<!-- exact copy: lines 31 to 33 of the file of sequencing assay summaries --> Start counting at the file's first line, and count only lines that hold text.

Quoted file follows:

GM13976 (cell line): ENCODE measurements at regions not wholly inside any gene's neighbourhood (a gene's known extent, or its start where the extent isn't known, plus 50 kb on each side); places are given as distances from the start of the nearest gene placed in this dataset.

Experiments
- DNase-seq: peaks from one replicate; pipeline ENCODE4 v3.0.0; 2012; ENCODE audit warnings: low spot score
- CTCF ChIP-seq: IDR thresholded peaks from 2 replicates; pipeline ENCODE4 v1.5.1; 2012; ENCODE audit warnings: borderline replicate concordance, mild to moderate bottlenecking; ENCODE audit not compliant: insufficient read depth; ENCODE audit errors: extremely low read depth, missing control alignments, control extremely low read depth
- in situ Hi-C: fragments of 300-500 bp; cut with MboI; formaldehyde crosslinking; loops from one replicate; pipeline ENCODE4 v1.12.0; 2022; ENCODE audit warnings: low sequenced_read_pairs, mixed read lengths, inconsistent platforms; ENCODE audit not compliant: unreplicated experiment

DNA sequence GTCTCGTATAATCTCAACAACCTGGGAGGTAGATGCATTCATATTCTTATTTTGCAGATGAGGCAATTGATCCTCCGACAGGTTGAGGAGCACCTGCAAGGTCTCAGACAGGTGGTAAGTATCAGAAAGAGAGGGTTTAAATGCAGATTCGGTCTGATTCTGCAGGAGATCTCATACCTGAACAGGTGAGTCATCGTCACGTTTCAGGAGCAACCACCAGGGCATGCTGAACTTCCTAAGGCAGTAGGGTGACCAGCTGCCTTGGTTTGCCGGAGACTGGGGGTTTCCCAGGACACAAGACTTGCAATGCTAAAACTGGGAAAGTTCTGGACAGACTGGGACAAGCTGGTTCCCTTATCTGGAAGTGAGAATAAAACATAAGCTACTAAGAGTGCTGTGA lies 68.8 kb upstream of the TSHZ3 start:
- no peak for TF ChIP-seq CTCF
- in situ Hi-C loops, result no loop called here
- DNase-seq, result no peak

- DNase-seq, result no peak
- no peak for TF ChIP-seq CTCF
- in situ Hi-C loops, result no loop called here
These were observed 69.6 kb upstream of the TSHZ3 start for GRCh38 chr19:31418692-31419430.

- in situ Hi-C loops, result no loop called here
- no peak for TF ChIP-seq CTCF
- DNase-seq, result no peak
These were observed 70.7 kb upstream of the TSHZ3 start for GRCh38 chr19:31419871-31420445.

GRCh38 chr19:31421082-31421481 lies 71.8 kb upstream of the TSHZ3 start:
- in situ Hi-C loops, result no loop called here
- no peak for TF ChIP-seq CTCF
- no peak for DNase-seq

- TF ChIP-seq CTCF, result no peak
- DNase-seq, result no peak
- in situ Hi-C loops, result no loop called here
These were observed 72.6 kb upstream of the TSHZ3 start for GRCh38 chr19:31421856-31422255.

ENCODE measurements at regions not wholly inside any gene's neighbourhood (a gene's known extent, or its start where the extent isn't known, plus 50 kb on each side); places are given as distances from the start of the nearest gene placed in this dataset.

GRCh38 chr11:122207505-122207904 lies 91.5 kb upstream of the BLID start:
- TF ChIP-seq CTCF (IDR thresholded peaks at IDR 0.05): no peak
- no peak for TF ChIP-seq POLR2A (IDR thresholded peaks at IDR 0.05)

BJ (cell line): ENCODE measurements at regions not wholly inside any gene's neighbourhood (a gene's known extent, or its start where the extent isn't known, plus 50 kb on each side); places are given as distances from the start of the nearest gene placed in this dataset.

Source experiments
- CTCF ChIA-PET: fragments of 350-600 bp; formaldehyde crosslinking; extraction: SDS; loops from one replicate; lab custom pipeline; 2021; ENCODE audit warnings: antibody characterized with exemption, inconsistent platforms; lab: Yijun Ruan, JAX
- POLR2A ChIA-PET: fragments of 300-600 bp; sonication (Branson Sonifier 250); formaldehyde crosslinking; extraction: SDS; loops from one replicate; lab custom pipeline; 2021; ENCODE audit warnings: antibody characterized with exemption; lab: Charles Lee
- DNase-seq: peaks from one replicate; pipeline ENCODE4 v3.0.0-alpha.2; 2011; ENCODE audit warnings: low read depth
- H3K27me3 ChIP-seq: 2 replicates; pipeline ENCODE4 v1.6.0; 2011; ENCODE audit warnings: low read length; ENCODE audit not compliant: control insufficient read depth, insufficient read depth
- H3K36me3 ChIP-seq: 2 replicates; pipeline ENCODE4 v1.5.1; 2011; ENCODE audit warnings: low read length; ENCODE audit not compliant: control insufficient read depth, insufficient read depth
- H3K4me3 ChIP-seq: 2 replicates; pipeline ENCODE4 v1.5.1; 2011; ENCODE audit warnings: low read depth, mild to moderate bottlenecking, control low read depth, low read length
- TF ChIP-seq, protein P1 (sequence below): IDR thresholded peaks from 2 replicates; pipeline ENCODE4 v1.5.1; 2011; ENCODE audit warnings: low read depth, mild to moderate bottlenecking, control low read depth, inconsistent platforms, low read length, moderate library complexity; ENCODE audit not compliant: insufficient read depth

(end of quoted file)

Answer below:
Source experiments
- CTCF ChIA-PET: fragments of 350-600 bp; formaldehyde crosslinking; extraction: SDS; loops from one replicate; lab custom pipeline; 2021; ENCODE audit warnings: antibody characterized with exemption, inconsistent platforms; lab: Yijun Ruan, JAX
- POLR2A ChIA-PET: fragments of 300-600 bp; sonication (Branson Sonifier 250); formaldehyde crosslinking; extraction: SDS; loops from one replicate; lab custom pipeline; 2021; ENCODE audit warnings: antibody characterized with exemption; lab: Charles Lee